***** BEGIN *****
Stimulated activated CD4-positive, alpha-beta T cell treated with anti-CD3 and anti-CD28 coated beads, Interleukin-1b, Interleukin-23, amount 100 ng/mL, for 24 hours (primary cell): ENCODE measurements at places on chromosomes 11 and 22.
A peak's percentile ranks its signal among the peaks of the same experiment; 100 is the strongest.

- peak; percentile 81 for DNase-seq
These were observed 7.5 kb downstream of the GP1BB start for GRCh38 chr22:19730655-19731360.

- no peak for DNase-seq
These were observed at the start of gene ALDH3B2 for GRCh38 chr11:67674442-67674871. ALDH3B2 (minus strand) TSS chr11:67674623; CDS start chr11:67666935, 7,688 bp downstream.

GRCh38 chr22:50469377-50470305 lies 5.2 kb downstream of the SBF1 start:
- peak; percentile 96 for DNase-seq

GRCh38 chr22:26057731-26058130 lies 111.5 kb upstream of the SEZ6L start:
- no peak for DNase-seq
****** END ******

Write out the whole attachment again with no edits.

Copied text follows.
Stimulated activated CD4-positive, alpha-beta T cell treated with anti-CD3 and anti-CD28 coated beads, Interleukin-1b, Interleukin-23, amount 100 ng/mL, for 24 hours (primary cell): ENCODE measurements at places on chromosomes 11 and 22.
A peak's percentile ranks its signal among the peaks of the same experiment; 100 is the strongest.

- peak; percentile 81 for DNase-seq
These were observed 7.5 kb downstream of the GP1BB start for GRCh38 chr22:19730655-19731360.

- no peak for DNase-seq
These were observed at the start of gene ALDH3B2 for GRCh38 chr11:67674442-67674871. ALDH3B2 (minus strand) TSS chr11:67674623; CDS start chr11:67666935, 7,688 bp downstream.

GRCh38 chr22:50469377-50470305 lies 5.2 kb downstream of the SBF1 start:
- peak; percentile 96 for DNase-seq

GRCh38 chr22:26057731-26058130 lies 111.5 kb upstream of the SEZ6L start:
- no peak for DNase-seq